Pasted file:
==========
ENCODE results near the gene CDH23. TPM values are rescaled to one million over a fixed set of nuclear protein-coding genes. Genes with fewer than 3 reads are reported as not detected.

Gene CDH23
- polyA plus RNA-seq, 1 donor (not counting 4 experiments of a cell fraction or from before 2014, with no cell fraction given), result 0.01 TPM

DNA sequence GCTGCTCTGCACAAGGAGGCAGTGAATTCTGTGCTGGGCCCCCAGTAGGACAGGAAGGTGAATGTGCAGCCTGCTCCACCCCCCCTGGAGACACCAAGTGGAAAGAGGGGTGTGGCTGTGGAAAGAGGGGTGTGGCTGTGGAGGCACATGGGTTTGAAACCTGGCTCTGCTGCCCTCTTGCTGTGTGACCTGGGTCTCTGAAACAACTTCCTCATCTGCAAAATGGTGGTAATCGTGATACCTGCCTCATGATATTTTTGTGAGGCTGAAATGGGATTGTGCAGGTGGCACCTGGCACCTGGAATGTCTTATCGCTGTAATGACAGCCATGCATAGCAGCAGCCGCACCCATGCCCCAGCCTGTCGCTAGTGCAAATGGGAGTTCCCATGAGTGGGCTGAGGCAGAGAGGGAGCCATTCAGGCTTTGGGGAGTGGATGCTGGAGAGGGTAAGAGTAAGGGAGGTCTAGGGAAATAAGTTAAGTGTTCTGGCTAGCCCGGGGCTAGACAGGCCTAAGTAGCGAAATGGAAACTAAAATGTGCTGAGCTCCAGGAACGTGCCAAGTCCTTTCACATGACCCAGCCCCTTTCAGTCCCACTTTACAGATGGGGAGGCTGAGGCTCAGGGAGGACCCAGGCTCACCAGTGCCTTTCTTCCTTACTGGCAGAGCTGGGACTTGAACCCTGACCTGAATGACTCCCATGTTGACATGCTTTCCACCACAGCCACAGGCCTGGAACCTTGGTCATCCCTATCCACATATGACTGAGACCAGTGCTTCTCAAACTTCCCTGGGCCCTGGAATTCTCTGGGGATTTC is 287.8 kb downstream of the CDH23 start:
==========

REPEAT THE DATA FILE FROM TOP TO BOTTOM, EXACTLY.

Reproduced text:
ENCODE results near the gene CDH23. TPM values are rescaled to one million over a fixed set of nuclear protein-coding genes. Genes with fewer than 3 reads are reported as not detected.

Gene CDH23
- polyA plus RNA-seq, 1 donor (not counting 4 experiments of a cell fraction or from before 2014, with no cell fraction given), result 0.01 TPM

DNA sequence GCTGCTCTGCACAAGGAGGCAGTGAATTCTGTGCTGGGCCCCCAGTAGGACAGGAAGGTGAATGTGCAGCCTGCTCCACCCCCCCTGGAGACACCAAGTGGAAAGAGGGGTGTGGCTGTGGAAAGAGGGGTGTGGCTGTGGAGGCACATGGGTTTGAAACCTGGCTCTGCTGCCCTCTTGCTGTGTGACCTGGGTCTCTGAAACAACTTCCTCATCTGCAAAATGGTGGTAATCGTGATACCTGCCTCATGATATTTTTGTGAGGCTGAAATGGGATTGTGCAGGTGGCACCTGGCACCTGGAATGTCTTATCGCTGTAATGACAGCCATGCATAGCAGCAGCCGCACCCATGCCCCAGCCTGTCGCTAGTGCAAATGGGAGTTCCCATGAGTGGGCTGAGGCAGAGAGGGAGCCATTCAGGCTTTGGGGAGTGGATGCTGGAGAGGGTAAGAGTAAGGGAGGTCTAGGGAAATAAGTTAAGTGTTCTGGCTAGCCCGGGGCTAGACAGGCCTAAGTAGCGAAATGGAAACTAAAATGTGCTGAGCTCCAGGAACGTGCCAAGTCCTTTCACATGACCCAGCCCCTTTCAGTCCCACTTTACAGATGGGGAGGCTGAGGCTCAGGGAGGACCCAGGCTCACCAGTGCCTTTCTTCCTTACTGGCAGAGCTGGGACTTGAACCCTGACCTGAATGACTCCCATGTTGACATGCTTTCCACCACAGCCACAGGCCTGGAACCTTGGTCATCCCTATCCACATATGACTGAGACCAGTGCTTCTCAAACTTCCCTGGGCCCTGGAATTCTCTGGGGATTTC is 287.8 kb downstream of the CDH23 start: